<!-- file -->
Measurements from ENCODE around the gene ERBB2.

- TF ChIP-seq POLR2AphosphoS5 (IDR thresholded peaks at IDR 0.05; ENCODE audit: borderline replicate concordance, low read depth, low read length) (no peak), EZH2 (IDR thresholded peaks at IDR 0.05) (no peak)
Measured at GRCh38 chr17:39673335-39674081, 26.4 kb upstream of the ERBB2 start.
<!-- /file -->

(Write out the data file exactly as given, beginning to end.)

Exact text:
Measurements from ENCODE around the gene ERBB2.

- TF ChIP-seq POLR2AphosphoS5 (IDR thresholded peaks at IDR 0.05; ENCODE audit: borderline replicate concordance, low read depth, low read length) (no peak), EZH2 (IDR thresholded peaks at IDR 0.05) (no peak)
Measured at GRCh38 chr17:39673335-39674081, 26.4 kb upstream of the ERBB2 start.